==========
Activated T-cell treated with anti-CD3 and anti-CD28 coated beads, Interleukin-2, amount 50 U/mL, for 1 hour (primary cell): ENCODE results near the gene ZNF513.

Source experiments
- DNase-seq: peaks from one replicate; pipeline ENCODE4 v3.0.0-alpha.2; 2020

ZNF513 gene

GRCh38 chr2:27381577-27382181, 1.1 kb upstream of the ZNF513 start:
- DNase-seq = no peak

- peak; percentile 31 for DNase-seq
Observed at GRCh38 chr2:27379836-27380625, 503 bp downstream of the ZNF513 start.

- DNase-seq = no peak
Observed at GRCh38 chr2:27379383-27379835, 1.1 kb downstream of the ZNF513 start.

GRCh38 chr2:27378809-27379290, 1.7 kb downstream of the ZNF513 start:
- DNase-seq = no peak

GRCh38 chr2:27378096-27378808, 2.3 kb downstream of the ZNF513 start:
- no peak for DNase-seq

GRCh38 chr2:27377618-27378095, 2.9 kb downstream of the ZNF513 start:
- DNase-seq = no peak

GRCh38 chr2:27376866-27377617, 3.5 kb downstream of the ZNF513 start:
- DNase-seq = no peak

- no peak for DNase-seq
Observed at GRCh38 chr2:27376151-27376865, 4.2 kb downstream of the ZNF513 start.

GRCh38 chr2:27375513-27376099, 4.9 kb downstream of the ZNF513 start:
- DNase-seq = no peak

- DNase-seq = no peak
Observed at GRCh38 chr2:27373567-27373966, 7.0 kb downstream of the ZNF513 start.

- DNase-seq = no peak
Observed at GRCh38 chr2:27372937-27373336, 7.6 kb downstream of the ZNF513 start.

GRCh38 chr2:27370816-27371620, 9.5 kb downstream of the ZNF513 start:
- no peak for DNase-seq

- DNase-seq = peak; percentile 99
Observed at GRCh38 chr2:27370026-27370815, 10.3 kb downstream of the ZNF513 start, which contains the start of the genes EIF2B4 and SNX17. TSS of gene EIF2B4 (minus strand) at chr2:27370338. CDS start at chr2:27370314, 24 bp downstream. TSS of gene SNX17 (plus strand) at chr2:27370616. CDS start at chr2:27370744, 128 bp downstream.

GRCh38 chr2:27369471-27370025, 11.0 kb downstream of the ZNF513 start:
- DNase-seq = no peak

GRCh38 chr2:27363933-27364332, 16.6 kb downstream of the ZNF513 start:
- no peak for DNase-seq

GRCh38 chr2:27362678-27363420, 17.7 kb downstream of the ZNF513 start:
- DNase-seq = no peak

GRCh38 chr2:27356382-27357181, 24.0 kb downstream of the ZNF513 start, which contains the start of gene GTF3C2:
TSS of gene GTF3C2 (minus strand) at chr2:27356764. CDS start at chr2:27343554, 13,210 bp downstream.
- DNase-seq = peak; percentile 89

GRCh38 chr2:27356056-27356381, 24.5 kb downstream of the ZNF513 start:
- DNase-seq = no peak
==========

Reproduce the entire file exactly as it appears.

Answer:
Activated T-cell treated with anti-CD3 and anti-CD28 coated beads, Interleukin-2, amount 50 U/mL, for 1 hour (primary cell): ENCODE results near the gene ZNF513.

Source experiments
- DNase-seq: peaks from one replicate; pipeline ENCODE4 v3.0.0-alpha.2; 2020

ZNF513 gene

GRCh38 chr2:27381577-27382181, 1.1 kb upstream of the ZNF513 start:
- DNase-seq = no peak

- peak; percentile 31 for DNase-seq
Observed at GRCh38 chr2:27379836-27380625, 503 bp downstream of the ZNF513 start.

- DNase-seq = no peak
Observed at GRCh38 chr2:27379383-27379835, 1.1 kb downstream of the ZNF513 start.

GRCh38 chr2:27378809-27379290, 1.7 kb downstream of the ZNF513 start:
- DNase-seq = no peak

GRCh38 chr2:27378096-27378808, 2.3 kb downstream of the ZNF513 start:
- no peak for DNase-seq

GRCh38 chr2:27377618-27378095, 2.9 kb downstream of the ZNF513 start:
- DNase-seq = no peak

GRCh38 chr2:27376866-27377617, 3.5 kb downstream of the ZNF513 start:
- DNase-seq = no peak

- no peak for DNase-seq
Observed at GRCh38 chr2:27376151-27376865, 4.2 kb downstream of the ZNF513 start.

GRCh38 chr2:27375513-27376099, 4.9 kb downstream of the ZNF513 start:
- DNase-seq = no peak

- DNase-seq = no peak
Observed at GRCh38 chr2:27373567-27373966, 7.0 kb downstream of the ZNF513 start.

- DNase-seq = no peak
Observed at GRCh38 chr2:27372937-27373336, 7.6 kb downstream of the ZNF513 start.

GRCh38 chr2:27370816-27371620, 9.5 kb downstream of the ZNF513 start:
- no peak for DNase-seq

- DNase-seq = peak; percentile 99
Observed at GRCh38 chr2:27370026-27370815, 10.3 kb downstream of the ZNF513 start, which contains the start of the genes EIF2B4 and SNX17. TSS of gene EIF2B4 (minus strand) at chr2:27370338. CDS start at chr2:27370314, 24 bp downstream. TSS of gene SNX17 (plus strand) at chr2:27370616. CDS start at chr2:27370744, 128 bp downstream.

GRCh38 chr2:27369471-27370025, 11.0 kb downstream of the ZNF513 start:
- DNase-seq = no peak

GRCh38 chr2:27363933-27364332, 16.6 kb downstream of the ZNF513 start:
- no peak for DNase-seq

GRCh38 chr2:27362678-27363420, 17.7 kb downstream of the ZNF513 start:
- DNase-seq = no peak

GRCh38 chr2:27356382-27357181, 24.0 kb downstream of the ZNF513 start, which contains the start of gene GTF3C2:
TSS of gene GTF3C2 (minus strand) at chr2:27356764. CDS start at chr2:27343554, 13,210 bp downstream.
- DNase-seq = peak; percentile 89

GRCh38 chr2:27356056-27356381, 24.5 kb downstream of the ZNF513 start:
- DNase-seq = no peak